If AFL was about the spectacle, Hawthorn – the cool aesthetes of the competition – would be the reigning premiers.
Is there a more disparate pair than Travis Cloke and Ryan Schoenmakers?
When they lined up on each other in Round 3, if you hadn’t known better, you would have assumed Cloke – scowling and hulking – was the struggling defender, and Schoenmakers – toned and athletic, preening and prancing – was the champion goal kicker.
Seeing these two together highlighted the aesthetic difference between the Hawks and the other serious premiership contenders.
There was the contrast in demeanour too.
Even during his several goal celebrations Cloke appeared angry while his out-pointed opponent maintained an apparent (and refreshing) lack of concern.
Even their own supporters have at times put this unflustered look down to indifference.
That is unlikely given the players’ constant reference to the devastation caused by the narrow ten point loss in last year’s grand final and the even tighter three-point preliminary final loss, the year before that.
After losing again to Geelong this year, some argued that the cool dude persona was masking a mental fragility in big games.
Only the players will know the truth of that but it’s hard to believe watching their free-spirited style of play. It’s more likely the latter is the cause of the problem.
For some reason, I find left footers more appealing to watch. Hawthorn’s versions kick many of their goals and can deliver the ball beautifully to running teammates, from vast distances.
And they have a large number of lefties – I think there were ten in last week’s side.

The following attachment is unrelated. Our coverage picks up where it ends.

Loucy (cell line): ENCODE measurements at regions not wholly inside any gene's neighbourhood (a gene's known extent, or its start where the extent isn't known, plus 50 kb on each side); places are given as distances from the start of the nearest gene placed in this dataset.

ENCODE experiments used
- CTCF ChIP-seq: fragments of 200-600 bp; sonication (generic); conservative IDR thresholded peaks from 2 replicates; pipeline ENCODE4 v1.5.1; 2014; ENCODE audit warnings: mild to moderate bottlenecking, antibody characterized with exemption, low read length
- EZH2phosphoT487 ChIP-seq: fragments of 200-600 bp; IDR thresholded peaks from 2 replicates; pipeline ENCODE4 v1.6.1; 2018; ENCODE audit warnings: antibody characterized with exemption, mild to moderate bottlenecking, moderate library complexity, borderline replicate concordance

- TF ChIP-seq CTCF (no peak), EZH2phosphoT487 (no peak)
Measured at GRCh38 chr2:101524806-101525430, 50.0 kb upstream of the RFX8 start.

Whether it’s pure chance, or a recruiters’ ploy (chasers expect the ball carrier to turn on to his right) they’re a joy to behold, especially that tall chap who prefers to kick goals on the run, 50 metres out, and from the wrong boundary for a left footer.
Sam Mitchell’s junior coaches saw left-footedness as a curse and tried to prevent him from doing what came naturally by making him kick with his right. Instead they made him equally good on both.
I don’t know if it’s the gold of their guernsey reflecting off their faces and the slimming effect of brown and gold stripes but they look quite tanned and slender. If they were still based at Glenferrie I’d say they were visiting the numerous local beauty clinics for skin rejuvenation therapy and injections of AOD-9604.
Talking of skin, I don’t think I’ve seen Mitchell, Josh Gibson or Shaun Burgoyne actually sweat during a game. Also, Mitchell’s hair seems permanently neat. Does he keep a comb on him?
Now, while the Hawks are full of relaxed and slender male dancer types they also have some angry nuggety ones like Brett Guerra and Brad Sewell. And an angry skilful one in Luke Hodge.
There is the rough-looking Jarryd Roughead, and David Hale (“I probably just don’t really bother about my looks any more, to be honest,”) but they are not enough to ruin the overall aesthetic appeal.
Apparently Schoenmakers put on 6kg over the pre season but that didn’t stop the Ken doll of the AFL being tossed around like a rag doll. He’s gone now – proving that despite the perfect looks, he’s human after all.
He now has to deal with something Ken will never have to worry about – a ruptured ACL.
Hawthorn are not just pretty playthings but their style and demeanour may have cost them last year’s flag.
For the sake of the game’s aesthetics, however, I hope they stay the way they are.
The 7AFL Instagram page has been running polls this week to see who the public think is the greatest player from 2010 until now. These polls got me thinking about some of the great individual players this decade such as Garry Ablett, Nathan Fyfe and Trent Cotchin.
Alastair Clarkson’s laser focus on Hawthorn’s next premiership rather than past glory is clearly evident in his decision to hand Changkuoth Jiath an AFL debut instead of granting Jarryd Roughead an AFL goodbye.